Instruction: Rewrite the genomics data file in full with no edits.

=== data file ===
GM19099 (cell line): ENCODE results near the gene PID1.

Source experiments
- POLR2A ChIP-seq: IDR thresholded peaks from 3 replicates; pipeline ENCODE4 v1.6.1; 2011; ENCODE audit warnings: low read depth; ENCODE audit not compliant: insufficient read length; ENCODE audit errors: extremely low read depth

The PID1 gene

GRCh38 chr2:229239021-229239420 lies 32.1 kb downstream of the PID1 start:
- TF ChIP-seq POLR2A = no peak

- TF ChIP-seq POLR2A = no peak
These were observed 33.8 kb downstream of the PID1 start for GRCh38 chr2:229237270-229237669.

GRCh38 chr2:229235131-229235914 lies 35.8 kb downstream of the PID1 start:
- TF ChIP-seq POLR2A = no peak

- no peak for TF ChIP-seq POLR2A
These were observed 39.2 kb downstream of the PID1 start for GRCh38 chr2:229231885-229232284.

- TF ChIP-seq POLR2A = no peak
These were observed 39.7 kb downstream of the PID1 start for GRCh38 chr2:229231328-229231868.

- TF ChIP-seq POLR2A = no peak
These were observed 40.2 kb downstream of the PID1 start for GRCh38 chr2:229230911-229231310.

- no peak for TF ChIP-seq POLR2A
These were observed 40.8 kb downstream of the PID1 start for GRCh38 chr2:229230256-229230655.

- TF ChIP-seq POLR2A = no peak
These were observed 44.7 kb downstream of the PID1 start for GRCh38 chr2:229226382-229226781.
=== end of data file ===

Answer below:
GM19099 (cell line): ENCODE results near the gene PID1.

Source experiments
- POLR2A ChIP-seq: IDR thresholded peaks from 3 replicates; pipeline ENCODE4 v1.6.1; 2011; ENCODE audit warnings: low read depth; ENCODE audit not compliant: insufficient read length; ENCODE audit errors: extremely low read depth

The PID1 gene

GRCh38 chr2:229239021-229239420 lies 32.1 kb downstream of the PID1 start:
- TF ChIP-seq POLR2A = no peak

- TF ChIP-seq POLR2A = no peak
These were observed 33.8 kb downstream of the PID1 start for GRCh38 chr2:229237270-229237669.

GRCh38 chr2:229235131-229235914 lies 35.8 kb downstream of the PID1 start:
- TF ChIP-seq POLR2A = no peak

- no peak for TF ChIP-seq POLR2A
These were observed 39.2 kb downstream of the PID1 start for GRCh38 chr2:229231885-229232284.

- TF ChIP-seq POLR2A = no peak
These were observed 39.7 kb downstream of the PID1 start for GRCh38 chr2:229231328-229231868.

- TF ChIP-seq POLR2A = no peak
These were observed 40.2 kb downstream of the PID1 start for GRCh38 chr2:229230911-229231310.

- no peak for TF ChIP-seq POLR2A
These were observed 40.8 kb downstream of the PID1 start for GRCh38 chr2:229230256-229230655.

- TF ChIP-seq POLR2A = no peak
These were observed 44.7 kb downstream of the PID1 start for GRCh38 chr2:229226382-229226781.